Top 10 selling flu vaccines of 2012


Every flu season is different. Strains evolve and influenza vaccine manufacturers alter their formulas to meet those changes, covering the three influenza viruses that research indicates will be most prevalent during a given season.

But despite the wide availability of a vaccine--the U.S. FDA green-lighted influenza vaccines from 6 vaccine manufacturers this year--the illness remains a killer. Between 1976 and 2007, estimates of the number of flu-associated deaths range from 3,000 to 49,000, the Centers for Disease Control reports. About 90% of those deaths happened among people ages 65 and older.  

Further, vaccination rates last season fell far below the CDC's target rates of 80%, coming in at around 42%. About 39% of adults were vaccinated during the 2011-2012 influenza season, compared with 75% of children between the ages of 6 months and 23 months and just more than a third of adolescents.

This year, a total of 135 million doses of influenza vaccine will be on hand.

So, what do these less-than-stellar vaccination rates mean for sales? Looking at actual worldwide sales  for 2011 and 2012 sales estimates provided by EvaluatePharma, it appears sales as a whole will rise only slightly for the top 10 best-selling flu vaccines.

Novartis ($NVS) will likely see the biggest jump in sales, with its OptaFlu vaccine; the company reported $36 million in 2011 sales, and EvaluatePharma projects $71 million for 2012. Sanofi ($SNY) and Sanofi Pasteur MSD's Fluzone (sold as Vaxigrip outside the U.S.) will likely bring a $10 million jump in sales, to $1.343 billion this year from $1.333 billion in 2011.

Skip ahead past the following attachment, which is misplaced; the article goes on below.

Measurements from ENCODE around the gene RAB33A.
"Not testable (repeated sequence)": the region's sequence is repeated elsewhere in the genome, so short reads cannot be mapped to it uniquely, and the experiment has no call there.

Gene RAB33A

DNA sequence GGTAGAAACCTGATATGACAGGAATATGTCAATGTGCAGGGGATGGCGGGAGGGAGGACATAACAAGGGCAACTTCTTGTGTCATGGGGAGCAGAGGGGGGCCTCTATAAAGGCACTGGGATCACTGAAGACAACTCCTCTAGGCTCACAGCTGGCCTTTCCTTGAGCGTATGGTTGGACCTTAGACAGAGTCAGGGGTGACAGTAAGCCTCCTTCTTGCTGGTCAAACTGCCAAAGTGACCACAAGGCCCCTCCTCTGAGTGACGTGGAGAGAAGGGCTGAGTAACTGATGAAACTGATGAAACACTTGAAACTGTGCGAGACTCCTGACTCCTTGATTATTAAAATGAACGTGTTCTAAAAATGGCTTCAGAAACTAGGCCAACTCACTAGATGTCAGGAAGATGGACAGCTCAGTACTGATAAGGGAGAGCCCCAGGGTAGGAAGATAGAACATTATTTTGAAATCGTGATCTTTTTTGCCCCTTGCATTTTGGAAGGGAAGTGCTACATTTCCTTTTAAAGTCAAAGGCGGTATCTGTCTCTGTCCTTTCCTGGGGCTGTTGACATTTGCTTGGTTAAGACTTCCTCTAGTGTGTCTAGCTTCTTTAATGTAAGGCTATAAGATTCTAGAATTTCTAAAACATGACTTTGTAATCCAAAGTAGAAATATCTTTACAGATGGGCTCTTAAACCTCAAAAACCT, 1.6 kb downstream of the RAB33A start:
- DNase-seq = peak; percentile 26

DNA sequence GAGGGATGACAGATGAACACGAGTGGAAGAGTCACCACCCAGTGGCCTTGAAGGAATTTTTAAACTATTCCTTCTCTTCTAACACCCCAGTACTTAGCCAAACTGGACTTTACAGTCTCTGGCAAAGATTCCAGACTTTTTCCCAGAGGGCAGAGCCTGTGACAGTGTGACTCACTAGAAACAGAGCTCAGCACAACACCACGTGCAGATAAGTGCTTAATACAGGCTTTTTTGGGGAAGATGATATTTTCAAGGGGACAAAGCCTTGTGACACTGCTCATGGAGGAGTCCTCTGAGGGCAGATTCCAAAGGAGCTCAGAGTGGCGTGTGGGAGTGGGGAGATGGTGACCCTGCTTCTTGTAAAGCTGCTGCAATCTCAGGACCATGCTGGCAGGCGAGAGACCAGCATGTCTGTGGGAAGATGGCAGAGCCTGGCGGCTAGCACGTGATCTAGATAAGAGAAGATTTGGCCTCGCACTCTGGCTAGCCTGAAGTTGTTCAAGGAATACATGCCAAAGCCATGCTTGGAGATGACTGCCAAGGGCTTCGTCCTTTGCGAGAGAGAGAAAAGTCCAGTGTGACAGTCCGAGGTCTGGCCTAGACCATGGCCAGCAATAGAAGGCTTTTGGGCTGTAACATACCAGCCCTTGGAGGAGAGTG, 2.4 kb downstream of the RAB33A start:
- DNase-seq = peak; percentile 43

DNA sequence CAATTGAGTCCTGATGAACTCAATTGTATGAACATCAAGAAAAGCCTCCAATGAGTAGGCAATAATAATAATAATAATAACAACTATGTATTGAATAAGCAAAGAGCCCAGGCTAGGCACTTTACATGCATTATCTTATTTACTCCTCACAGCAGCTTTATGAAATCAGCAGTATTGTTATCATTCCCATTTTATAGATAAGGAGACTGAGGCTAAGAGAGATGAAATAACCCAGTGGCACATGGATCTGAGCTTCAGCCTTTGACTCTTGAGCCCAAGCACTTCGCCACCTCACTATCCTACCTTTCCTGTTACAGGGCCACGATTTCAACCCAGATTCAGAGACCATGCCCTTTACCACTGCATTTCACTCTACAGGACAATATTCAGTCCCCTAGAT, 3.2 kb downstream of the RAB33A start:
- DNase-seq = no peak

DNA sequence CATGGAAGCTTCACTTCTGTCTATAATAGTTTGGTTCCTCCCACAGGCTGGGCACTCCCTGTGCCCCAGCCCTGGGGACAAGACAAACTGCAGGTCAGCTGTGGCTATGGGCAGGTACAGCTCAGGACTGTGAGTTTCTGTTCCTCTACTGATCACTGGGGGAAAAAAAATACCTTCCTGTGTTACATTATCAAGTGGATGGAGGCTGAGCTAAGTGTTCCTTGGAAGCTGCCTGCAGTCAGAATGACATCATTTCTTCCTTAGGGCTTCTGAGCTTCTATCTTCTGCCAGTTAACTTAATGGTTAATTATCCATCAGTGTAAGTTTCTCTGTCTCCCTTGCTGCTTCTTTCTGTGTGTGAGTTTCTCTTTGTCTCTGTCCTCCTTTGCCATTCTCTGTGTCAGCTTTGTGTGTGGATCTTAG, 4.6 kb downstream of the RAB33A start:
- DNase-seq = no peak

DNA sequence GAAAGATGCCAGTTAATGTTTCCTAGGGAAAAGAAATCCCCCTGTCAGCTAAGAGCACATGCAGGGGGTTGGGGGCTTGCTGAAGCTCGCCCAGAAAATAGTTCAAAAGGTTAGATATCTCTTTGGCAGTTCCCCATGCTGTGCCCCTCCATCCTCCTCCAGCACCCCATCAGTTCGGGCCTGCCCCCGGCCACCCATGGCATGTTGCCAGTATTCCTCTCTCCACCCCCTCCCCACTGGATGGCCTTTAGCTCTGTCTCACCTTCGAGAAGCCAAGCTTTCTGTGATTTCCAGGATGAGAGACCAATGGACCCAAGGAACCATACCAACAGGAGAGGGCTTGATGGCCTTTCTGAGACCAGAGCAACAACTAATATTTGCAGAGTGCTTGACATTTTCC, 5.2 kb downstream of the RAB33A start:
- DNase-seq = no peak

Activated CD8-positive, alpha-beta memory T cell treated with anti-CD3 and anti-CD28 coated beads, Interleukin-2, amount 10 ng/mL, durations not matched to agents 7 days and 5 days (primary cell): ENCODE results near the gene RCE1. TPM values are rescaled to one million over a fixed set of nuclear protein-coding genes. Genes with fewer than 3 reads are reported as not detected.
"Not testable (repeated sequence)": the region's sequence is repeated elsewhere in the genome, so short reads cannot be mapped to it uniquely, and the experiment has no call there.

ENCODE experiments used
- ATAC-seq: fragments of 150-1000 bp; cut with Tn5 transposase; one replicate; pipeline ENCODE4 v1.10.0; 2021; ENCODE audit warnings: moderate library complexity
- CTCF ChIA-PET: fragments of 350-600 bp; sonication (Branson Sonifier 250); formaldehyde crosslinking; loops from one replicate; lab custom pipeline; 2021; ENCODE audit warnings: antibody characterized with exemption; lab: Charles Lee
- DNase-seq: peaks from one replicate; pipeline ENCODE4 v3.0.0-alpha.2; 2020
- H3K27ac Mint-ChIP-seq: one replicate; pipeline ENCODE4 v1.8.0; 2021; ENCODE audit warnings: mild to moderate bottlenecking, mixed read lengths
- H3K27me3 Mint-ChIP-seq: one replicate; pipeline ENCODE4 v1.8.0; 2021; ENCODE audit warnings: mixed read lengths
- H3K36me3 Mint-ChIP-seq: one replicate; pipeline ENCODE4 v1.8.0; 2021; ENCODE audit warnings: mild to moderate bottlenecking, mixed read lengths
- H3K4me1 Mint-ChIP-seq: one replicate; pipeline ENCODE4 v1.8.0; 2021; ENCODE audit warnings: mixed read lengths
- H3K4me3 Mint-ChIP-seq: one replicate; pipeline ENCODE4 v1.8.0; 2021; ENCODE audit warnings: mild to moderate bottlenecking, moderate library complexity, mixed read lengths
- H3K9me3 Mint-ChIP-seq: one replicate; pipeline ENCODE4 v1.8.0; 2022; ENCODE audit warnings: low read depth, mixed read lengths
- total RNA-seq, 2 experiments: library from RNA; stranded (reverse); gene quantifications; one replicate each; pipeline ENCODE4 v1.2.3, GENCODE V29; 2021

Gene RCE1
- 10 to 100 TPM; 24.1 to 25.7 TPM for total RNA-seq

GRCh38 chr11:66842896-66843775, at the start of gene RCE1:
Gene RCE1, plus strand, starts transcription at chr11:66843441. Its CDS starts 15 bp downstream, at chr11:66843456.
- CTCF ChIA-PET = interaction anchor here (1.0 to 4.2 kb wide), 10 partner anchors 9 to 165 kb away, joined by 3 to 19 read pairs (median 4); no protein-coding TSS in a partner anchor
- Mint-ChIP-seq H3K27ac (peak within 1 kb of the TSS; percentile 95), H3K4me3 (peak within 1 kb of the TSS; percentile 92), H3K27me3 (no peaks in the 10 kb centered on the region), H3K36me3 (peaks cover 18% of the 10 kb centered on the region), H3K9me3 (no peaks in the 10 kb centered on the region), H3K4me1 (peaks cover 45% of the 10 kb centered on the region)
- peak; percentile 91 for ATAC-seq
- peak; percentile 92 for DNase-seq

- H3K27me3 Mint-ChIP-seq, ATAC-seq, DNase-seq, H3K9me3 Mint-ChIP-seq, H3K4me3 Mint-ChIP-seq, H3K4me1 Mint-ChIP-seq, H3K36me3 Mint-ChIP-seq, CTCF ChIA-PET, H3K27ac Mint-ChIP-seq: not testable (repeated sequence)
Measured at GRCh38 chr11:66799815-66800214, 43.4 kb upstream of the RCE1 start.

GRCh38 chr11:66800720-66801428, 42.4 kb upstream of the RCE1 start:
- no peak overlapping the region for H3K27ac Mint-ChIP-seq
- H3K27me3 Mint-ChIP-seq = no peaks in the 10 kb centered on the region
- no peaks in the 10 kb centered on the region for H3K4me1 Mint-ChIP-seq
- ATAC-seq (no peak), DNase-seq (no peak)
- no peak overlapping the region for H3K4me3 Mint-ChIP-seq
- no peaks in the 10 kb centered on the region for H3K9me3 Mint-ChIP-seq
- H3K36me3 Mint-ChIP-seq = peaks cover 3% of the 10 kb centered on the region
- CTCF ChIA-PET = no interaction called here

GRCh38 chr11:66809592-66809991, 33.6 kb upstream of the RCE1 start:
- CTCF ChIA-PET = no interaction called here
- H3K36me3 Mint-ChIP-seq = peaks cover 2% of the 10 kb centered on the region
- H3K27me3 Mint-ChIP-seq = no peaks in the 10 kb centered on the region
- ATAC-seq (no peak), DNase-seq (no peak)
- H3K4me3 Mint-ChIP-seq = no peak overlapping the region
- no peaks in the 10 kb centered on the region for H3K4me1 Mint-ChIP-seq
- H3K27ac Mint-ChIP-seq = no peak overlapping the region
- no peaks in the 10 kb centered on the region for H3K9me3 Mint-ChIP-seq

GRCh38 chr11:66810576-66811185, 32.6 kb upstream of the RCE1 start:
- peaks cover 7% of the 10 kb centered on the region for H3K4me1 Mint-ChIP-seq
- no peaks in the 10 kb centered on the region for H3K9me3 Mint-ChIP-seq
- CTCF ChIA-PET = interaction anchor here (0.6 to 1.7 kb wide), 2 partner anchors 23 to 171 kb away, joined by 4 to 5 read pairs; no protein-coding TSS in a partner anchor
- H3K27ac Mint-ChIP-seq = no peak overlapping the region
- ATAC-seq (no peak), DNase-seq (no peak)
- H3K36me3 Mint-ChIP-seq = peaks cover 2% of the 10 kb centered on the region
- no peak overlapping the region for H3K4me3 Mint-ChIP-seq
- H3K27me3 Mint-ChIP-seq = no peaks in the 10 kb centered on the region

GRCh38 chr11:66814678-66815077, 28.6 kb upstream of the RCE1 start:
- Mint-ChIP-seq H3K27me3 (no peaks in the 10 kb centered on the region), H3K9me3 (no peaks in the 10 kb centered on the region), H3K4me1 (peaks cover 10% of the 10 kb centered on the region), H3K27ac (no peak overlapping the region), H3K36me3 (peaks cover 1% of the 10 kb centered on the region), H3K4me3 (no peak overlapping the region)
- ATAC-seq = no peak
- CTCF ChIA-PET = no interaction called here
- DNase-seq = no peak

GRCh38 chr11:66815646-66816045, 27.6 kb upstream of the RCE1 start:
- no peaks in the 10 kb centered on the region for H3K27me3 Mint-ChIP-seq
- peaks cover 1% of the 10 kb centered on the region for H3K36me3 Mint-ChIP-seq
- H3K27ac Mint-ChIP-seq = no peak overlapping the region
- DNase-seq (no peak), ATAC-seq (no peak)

The outlook isn't all promising for the top 10, though. Abbott Laboratories' ($ABT) Influvac will probably see a $10 million drop, to an estimated $188 million in 2012 from $198 million in 2011, Evaluate Pharma says. Mitsubishi Tanabe Pharma's BIKEN HA vaccine is also expected to lose out, slumping by $6 million to a projected $108 million this year from $114 million in 2011.

Still, an aging population means more need for the flu vaccine, Jon Moser, senior analyst at EvaluatePharma, told FierceVaccines in an email.

"The changing world demographic provides a definite opportunity for companies offering flu vaccines, as populations age and chronic conditions become more prevalent," Moser said. "With this trend towards an older, less healthy population, demand should continue to increase for flu vaccines for the foreseeable future, with a non-specific vaccine that can protect against ever-evolving influenza strains being the holy grail in this space."

We'll see whether Moser's prediction pans out. -- Alison Bryant (email | Twitter)

Who: Sanofi/Sanofi Pasteur MSD

What: Fluzone/Vaxigrip

Estimated sales: $1.343 billion

Who: GlaxoSmithKline ($GSK)

What: FluLaval/Fluviral

Estimated sales: $375 million            

Who: Novartis

What: Fluvirin

Estimated sales: $359 million

Who: Abbott Laboratories

What: Influvac

 Estimated sales: $188 million

Who: AstraZeneca ($AZN)

What: FluMist

Estimated sales: $162 million


Who: Mitsubishi Tanabe Pharma         

Estimated sales: $108 million

Who: Novartis

What: OptaFlu

Estimated sales: $71 million

Who: Johnson & Johnson ($JNJ)

What: Inflexal V

Estimated sales: $35 million

Who: Sinovac Biotech ($SVA)   

What: Anflu

Estimated sales: $10 million

Who: Laboratorios Farmacéuticos ROVI

What: Levrison

 Estimated sales: $3 million